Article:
Trader’s Lesson: Why You Shouldn’t Keep Large Amounts of Crypto in MetaMask
While most of the crypto world was enjoying new all-time highs this past weekend, popular crypto trader under the Twitter pseudonym notsofast went through a personal crypto nightmare as his Metamask hot wallet was compromised in a security breach. Even though the trader reacted quickly and spent twelve hours dealing with the attack, the thieves still managed to snatch more than ETH 46 (USD 74,000), USD 34,000 worth of altcoins, and even his notsofast.eth domain. (Updated on February 28, 05:41 UTC, with a comment from MetaMask.)
Well, shit. My metamask was compromised. They even got my notsofast.eth domain. Managed to rescue some stuff, busy securing things in general.— notsofast (@notsofast) February 21, 2021
They're holding everything they got in this account like a trophy☹️https://t.co/x4xmaJd8UX
The trader tweeted that he is not sure how the hack happened but a potential attack vector was MetaMask’s feature of storing the wallet’s private key in the browser’s cache, which is accessible to any open tab.
"While MetaMask does provide an API to every tab of your browser, its primary service is in keeping control of your accounts away from those sites, and ensuring they can only request transactions from the user," MetaMask stressed.
The trader refused any donations and compensation funds from the community and urged everyone to get a password manager and a hardware wallet.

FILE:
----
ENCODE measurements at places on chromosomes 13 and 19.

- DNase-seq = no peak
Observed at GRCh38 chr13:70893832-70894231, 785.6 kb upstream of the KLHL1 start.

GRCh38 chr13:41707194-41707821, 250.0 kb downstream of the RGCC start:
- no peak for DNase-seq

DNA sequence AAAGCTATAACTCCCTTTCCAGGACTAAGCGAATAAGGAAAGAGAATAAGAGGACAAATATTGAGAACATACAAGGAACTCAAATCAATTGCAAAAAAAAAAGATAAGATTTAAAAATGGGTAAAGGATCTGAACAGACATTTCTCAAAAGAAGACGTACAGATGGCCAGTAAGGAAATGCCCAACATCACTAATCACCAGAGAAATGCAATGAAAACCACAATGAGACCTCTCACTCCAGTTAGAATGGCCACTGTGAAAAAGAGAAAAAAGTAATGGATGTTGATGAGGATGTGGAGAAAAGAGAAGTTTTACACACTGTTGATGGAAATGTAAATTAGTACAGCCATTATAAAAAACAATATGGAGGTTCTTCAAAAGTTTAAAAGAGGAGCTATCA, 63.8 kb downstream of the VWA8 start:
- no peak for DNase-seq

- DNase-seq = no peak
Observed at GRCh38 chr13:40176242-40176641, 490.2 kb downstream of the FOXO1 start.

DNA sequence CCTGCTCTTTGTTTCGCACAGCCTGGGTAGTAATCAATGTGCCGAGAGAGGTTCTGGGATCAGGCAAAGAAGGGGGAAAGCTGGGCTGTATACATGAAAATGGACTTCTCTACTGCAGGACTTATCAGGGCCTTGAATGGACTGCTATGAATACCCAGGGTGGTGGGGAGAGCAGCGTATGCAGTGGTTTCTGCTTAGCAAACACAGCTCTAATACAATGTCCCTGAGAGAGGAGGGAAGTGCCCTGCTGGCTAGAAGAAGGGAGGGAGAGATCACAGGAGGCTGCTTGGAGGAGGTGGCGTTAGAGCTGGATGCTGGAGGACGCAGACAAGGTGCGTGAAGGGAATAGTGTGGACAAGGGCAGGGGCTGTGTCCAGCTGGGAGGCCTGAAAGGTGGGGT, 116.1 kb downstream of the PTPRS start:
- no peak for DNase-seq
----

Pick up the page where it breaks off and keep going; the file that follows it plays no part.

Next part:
The community can:— notsofast (@notsofast) February 21, 2021
Learn from my mistake! Get good at opsec with this stuff. Don't get lazy like I did here.
Anything you were thinking of giving me, spend on a hardware wallet or password manager for yourself or a loved one. https://t.co/IsSaYZLmz3
He also stressed the importance of account segregation, saying that traders should create new browser profiles for each WEB 3.0 wallet type they use, and run nothing else in those accounts. Ideally, one should use a separate computer or device that is used for crypto transactions and nothing else, he said in a tweet.
Developer and consultant Udi Wertheimer also weighed in, warning that “if you use the Metamask browser extension, it is probably the weakest link in your security plan.’’ He added:
"If you MUST use it, buy a Chromebook and a hardware wallet and use them STRICTLY for Metamask."
According to him, while a Chromebook limits what can be installed on one’s computer, it still allows installation for potentially malicious browser plugins, so one must beware of installing them.
Wertheimer explained that even if you use a hardware wallet for interacting with Metamask, it is still a high-risk operation because of the way it handles approvals. As such, the best way to avoid issues in the future is to limit the amount of funds kept in hot wallets and compartmentalize accounts to limit the damage from exploits. He added:
"For most people, it’s probably safer to use a mobile phone ETH wallet instead of a clean laptop + hardware wallet combo. This is far from perfect too but it’s not as ridiculously weak as the Metamask browser extension is."
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